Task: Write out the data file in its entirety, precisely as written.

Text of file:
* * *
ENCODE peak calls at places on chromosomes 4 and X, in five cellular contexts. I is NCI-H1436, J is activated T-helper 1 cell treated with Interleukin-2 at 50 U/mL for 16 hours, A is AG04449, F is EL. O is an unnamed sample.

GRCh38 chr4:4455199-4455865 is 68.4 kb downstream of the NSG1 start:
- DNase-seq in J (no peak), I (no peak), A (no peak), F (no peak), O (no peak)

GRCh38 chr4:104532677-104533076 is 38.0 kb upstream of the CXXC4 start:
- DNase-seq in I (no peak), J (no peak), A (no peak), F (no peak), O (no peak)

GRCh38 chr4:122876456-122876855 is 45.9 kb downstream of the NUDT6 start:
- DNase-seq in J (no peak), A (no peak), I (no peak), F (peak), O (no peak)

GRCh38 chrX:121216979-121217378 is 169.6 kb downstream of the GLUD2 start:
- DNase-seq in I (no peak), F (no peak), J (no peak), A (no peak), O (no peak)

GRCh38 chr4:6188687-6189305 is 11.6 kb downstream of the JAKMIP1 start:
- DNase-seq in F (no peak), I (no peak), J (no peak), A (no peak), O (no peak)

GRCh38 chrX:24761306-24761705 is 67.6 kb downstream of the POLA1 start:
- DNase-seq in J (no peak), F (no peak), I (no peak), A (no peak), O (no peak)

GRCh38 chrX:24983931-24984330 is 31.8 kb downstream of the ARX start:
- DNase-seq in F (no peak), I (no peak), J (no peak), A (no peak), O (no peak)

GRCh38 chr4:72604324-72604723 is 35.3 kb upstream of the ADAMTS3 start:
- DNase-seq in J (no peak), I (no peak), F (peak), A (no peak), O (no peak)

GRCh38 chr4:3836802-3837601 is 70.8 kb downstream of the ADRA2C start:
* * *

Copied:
ENCODE peak calls at places on chromosomes 4 and X, in five cellular contexts. I is NCI-H1436, J is activated T-helper 1 cell treated with Interleukin-2 at 50 U/mL for 16 hours, A is AG04449, F is EL. O is an unnamed sample.

GRCh38 chr4:4455199-4455865 is 68.4 kb downstream of the NSG1 start:
- DNase-seq in J (no peak), I (no peak), A (no peak), F (no peak), O (no peak)

GRCh38 chr4:104532677-104533076 is 38.0 kb upstream of the CXXC4 start:
- DNase-seq in I (no peak), J (no peak), A (no peak), F (no peak), O (no peak)

GRCh38 chr4:122876456-122876855 is 45.9 kb downstream of the NUDT6 start:
- DNase-seq in J (no peak), A (no peak), I (no peak), F (peak), O (no peak)

GRCh38 chrX:121216979-121217378 is 169.6 kb downstream of the GLUD2 start:
- DNase-seq in I (no peak), F (no peak), J (no peak), A (no peak), O (no peak)

GRCh38 chr4:6188687-6189305 is 11.6 kb downstream of the JAKMIP1 start:
- DNase-seq in F (no peak), I (no peak), J (no peak), A (no peak), O (no peak)

GRCh38 chrX:24761306-24761705 is 67.6 kb downstream of the POLA1 start:
- DNase-seq in J (no peak), F (no peak), I (no peak), A (no peak), O (no peak)

GRCh38 chrX:24983931-24984330 is 31.8 kb downstream of the ARX start:
- DNase-seq in F (no peak), I (no peak), J (no peak), A (no peak), O (no peak)

GRCh38 chr4:72604324-72604723 is 35.3 kb upstream of the ADAMTS3 start:
- DNase-seq in J (no peak), I (no peak), F (peak), A (no peak), O (no peak)

GRCh38 chr4:3836802-3837601 is 70.8 kb downstream of the ADRA2C start: